November 5, 2010 § 1 Comment
Billy Meredith is intimately bound up with the early history of football in Manchester. He inspired both Manchester clubs to their first honours – first City’s FA Cup win in 1904, then United to the league title in 1908 - having scored twice against Newton Heath in 1894, the first of the fixtures that would become the Manchester derby.
He was, by all accounts, a hero to the northern Edwardian working class, who turned out in their thousands to watch him play no matter which side of the city he was representing. Yet he was a controversial figure too: his transfer to United from City was triggered following an allegation (always denied) of bribing an opponent. City refused to oppose the suspension passed down by the FA, and in response he exposed the club’s practice of regularly violating the £4-a-week maximum wage. Meredith, along with three other players, was sold to United at a knock-down price.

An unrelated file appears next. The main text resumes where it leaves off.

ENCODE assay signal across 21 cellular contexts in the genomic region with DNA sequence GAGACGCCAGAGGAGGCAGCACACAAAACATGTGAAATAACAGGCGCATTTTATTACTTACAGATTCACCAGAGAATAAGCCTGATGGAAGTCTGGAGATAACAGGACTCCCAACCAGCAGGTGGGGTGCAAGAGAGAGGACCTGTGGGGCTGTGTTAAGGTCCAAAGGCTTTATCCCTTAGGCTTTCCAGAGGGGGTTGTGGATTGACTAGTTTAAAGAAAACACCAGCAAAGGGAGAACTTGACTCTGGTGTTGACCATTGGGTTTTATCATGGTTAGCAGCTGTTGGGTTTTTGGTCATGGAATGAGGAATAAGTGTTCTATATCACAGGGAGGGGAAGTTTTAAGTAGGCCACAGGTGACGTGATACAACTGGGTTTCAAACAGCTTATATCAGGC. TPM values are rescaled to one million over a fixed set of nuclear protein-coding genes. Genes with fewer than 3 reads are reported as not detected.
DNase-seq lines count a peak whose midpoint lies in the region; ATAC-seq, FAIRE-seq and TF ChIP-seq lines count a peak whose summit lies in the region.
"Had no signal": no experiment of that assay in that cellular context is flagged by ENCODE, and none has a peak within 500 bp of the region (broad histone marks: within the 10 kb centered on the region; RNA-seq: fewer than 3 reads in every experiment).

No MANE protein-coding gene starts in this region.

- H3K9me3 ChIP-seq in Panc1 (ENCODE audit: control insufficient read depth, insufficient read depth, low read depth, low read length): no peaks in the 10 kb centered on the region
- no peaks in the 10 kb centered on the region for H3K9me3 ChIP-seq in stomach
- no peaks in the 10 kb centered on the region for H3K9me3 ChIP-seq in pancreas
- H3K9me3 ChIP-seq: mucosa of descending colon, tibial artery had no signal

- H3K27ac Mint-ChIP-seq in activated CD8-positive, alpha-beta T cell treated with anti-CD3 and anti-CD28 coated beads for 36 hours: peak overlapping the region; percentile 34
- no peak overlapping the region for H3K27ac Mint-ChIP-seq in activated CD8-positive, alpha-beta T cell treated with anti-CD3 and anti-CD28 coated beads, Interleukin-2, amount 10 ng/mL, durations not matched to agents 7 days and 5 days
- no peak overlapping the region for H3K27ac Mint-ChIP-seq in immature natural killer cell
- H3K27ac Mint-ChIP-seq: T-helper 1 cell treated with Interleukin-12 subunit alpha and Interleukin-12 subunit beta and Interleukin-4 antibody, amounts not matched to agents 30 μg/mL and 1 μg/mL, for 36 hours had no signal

A willowy and quick outside-right, Meredith played with a trademark toothpick poking out from under his moustache, having been forced to abandon chewing tobacco following complaints from kit staff. At a time when English football was designed for dribblers, Meredith was the very finest, and the Manchester Guardian eulogised his “consummate ball control and trickery”. He was also, at least during his first spell at City, a prolific scorer, notching 129 goals in 339 games. While the goals dried up somewhat after his move across town, where he played as a more traditional winger, he retained his exceptional technical ability and creative instincts throughout what would be an exceptionally long and fruitful career. « Read the rest of this entry »